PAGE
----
A Black Lives Matter activist in Boston and her husband have been charged with fraud and conspiracy by federal officials after allegedly taking money meant for a nonprofit they founded to pay for hotel rooms, car rentals, and dining out.
Monica Cannon-Grant, 41, and her husband Clark Grant, 38, were charged in an 18-count indictment this week by the U.S. Attorney's Office for the District of Massachusetts.
The funds were donated to the organization founded by Cannon-Grant and Grant, called Violence in Boston (VIB). Among those donating funds were a Cambridge Black Lives Matter group and a department store, prosecutors say.
One $10,000 donation came from the Suffolk County District Attorney's Office, which was headed at the time by Rachael Rollins, the current U.S. attorney for Massachusetts.
Additionally, Cannon-Grant and Grant are alleged to have knowingly made a false statement and report to obtain a mortgage loan by omitting income from their nonprofit.
Cannon-Grant and her husband, both of Taunton, Massachusetts, were each charged with wire fraud conspiracy, conspiracy, wire fraud, and making false statements to a mortgage lending business. Cannon-Grant also was charged with mail fraud.
Grant was already facing two federal charges, including wire fraud, from 2021.
Cannon-Grant has described herself as a Black Lives Matter activist. The nonprofit she started with her husband says its mission is "to improve the quality of life and life outcomes of individuals from underserved communities by reducing the prevalence of violence and the impact of associated trauma while addressing social injustices through advocacy and direct services." It often promotes posts with Black Lives Matter hashtags on social media.
Grant was working at an unnamed company from 2018 through 2021, starting as a laborer and eventually being promoted to track foreman, according to information reported on his tax returns.
Cannon-Grant appeared in court on March 15 and is scheduled to appear again for arraignment next week. She declined to speak to reporters outside the courtroom.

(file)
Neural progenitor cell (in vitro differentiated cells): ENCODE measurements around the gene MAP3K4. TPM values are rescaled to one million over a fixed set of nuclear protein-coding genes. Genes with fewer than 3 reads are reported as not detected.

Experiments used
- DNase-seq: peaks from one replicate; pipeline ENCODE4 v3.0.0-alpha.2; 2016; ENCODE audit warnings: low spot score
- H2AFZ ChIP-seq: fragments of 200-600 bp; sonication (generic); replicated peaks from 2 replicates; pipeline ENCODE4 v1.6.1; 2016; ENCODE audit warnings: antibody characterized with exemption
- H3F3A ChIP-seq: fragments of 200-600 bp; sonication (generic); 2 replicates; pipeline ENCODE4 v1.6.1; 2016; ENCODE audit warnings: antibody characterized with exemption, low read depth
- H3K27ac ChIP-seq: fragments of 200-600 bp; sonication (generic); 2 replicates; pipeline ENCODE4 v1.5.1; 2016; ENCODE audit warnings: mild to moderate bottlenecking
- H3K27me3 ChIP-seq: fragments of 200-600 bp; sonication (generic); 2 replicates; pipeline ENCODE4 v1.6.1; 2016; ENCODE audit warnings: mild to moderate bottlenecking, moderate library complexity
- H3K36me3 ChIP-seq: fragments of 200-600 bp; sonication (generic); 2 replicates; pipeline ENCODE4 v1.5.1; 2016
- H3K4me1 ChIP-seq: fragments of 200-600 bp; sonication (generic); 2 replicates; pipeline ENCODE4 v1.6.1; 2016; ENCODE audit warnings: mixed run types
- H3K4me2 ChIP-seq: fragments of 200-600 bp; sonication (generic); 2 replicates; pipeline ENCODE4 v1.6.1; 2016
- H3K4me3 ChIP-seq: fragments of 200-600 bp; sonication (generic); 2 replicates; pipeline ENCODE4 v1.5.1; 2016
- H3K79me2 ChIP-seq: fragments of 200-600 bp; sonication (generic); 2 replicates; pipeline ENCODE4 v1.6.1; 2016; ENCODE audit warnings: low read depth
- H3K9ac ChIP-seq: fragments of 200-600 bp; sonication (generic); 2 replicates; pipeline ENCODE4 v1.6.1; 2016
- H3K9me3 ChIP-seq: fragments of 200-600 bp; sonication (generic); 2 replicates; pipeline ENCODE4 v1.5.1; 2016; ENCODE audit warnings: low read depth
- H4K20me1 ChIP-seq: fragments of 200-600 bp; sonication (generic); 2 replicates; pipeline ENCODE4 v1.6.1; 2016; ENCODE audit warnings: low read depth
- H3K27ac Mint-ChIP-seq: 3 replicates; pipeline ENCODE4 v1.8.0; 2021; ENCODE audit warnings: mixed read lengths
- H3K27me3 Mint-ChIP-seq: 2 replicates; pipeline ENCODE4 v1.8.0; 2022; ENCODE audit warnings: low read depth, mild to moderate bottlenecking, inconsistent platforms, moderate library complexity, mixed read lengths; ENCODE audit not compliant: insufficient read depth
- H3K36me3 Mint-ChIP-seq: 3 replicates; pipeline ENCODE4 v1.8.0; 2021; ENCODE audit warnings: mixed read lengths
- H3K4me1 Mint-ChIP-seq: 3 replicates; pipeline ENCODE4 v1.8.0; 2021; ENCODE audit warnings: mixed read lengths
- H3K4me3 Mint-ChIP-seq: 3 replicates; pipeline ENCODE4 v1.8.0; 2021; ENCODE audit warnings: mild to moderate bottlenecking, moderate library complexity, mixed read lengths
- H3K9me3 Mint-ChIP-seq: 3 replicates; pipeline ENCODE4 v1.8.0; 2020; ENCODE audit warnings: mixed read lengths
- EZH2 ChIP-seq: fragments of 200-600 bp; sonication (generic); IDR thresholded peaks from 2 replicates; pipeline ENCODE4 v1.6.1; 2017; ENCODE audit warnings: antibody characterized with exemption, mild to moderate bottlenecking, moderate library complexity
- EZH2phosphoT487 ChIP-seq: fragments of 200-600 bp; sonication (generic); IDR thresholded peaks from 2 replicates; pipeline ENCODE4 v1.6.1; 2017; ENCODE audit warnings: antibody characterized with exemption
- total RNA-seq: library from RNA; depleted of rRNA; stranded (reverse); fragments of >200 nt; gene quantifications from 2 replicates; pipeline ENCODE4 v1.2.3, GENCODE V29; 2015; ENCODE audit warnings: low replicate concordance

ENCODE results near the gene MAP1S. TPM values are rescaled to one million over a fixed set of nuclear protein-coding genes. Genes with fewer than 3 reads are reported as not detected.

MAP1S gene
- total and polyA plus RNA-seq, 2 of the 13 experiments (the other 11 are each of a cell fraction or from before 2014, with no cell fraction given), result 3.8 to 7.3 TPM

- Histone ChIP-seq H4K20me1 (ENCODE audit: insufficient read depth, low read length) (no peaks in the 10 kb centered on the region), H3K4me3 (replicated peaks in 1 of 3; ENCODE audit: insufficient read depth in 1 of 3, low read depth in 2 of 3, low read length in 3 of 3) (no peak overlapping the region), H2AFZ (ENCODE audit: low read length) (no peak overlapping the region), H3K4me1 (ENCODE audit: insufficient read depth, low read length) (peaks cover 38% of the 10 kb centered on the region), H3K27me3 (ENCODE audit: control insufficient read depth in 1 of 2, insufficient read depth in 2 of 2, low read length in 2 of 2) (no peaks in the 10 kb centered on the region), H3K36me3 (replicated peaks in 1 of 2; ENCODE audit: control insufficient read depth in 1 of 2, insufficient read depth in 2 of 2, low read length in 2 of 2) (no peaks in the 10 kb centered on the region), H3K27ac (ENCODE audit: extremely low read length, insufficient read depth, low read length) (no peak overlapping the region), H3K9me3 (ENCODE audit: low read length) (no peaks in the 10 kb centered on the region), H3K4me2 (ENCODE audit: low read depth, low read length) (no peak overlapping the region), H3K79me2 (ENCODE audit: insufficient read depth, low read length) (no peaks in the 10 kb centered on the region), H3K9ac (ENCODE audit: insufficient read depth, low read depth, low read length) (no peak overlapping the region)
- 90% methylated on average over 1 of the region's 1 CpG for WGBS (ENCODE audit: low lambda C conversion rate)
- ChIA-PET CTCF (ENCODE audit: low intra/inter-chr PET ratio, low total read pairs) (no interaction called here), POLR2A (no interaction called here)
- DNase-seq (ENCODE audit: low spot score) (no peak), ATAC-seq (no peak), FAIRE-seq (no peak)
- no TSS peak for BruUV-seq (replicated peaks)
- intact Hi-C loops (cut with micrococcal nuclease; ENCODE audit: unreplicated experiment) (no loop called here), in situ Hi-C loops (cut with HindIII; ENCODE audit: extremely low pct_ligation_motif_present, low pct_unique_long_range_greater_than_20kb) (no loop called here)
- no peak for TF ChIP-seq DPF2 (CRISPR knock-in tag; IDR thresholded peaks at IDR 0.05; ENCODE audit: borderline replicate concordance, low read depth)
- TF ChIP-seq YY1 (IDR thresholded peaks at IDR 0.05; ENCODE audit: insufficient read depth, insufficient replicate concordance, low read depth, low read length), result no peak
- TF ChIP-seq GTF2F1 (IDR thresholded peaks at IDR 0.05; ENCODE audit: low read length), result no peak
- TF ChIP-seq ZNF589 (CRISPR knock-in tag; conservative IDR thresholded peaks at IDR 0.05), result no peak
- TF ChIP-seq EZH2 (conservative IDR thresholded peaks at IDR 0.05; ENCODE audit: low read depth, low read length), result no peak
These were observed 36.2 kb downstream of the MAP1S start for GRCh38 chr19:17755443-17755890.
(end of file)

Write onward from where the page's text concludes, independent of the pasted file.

"We are extremely disappointed the government rushed to judgment here," Robert Goldstein, an attorney representing the activist, told The Epoch Times in an email. "VIB and Monica have been fully cooperating and their production of records remains ongoing. Drawing conclusions from an incomplete factual record does not represent the fair and fully informed process a citizen deserves from its government, especially someone like Monica who has worked tirelessly on behalf of her community.
"We remain fully confident Monica will be vindicated when a complete factual record emerges."
Cannon's arraignment has not been scheduled. He was arrested last year but is not being held.
The Violence in Boston organization and the public defender representing Cannon didn't respond by press time to requests for comment.
The nonprofit shared posts on Twitter claiming the idea that Cannon-Grant started it "to enrich herself just doesn't make sense."
"Even if she pocketed all the money the org brought it, she would not be wealthy enough to make up for the constant harassment and threats. A fraud would find an easier way to make money," one of the posts alleged, from a group called Waltham's Night's Watch, which didn't list a source.